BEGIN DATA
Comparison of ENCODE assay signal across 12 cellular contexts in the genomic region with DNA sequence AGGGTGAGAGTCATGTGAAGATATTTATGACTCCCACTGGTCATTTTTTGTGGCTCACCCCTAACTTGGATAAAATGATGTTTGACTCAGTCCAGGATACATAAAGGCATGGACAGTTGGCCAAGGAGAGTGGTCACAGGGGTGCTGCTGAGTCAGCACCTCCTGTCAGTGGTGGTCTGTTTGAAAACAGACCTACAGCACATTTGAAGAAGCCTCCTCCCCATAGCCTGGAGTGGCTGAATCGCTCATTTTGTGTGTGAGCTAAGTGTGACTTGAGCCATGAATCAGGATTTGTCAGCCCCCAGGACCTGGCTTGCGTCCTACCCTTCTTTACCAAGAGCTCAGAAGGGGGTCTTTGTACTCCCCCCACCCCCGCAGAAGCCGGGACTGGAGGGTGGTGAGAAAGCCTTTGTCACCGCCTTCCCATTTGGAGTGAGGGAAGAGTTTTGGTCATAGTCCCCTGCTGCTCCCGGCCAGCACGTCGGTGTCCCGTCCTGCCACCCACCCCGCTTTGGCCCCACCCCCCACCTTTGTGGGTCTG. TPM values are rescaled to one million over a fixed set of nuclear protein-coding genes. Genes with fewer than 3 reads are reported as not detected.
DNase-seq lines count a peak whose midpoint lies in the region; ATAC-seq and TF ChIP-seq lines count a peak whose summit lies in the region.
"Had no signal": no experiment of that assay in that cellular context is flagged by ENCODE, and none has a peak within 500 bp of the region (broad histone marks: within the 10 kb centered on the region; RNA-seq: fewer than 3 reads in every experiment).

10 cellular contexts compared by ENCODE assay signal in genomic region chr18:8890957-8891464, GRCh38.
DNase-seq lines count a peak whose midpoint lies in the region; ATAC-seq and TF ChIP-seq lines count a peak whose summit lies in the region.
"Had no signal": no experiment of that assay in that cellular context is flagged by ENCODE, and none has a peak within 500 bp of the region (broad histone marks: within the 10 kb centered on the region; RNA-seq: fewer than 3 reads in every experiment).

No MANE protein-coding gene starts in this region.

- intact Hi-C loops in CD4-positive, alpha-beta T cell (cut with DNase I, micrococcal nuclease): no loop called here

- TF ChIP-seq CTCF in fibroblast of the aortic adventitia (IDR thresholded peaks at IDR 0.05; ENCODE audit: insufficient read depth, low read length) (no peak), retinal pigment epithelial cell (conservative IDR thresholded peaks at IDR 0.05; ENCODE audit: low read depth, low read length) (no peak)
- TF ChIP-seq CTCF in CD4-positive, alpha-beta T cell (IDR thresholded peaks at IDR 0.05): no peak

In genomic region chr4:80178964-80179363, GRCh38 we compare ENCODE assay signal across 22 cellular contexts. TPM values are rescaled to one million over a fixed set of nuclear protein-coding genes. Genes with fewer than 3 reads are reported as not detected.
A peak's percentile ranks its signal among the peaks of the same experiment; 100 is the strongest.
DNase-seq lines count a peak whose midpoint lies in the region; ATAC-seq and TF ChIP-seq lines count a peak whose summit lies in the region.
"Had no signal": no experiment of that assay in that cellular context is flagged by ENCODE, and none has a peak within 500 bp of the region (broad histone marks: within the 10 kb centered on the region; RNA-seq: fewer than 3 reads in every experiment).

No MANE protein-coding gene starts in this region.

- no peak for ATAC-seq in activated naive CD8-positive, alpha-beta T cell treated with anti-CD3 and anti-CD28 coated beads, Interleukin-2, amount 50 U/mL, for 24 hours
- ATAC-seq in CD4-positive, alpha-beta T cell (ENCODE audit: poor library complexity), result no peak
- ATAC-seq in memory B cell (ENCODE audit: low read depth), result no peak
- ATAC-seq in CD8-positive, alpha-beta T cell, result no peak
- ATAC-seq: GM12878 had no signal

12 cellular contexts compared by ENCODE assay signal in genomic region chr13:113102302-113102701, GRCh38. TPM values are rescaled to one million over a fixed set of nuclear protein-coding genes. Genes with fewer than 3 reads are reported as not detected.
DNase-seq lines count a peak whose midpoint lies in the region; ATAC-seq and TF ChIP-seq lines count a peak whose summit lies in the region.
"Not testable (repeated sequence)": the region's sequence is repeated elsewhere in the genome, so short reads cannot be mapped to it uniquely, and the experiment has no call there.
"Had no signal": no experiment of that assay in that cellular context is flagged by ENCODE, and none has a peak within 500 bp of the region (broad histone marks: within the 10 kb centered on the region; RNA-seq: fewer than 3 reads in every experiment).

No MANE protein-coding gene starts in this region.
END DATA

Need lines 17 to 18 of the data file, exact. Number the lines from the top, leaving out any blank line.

- ATAC-seq in CD4-positive, alpha-beta T cell (ENCODE audit: poor library complexity), result no peak
- ATAC-seq in memory B cell (ENCODE audit: low read depth), result no peak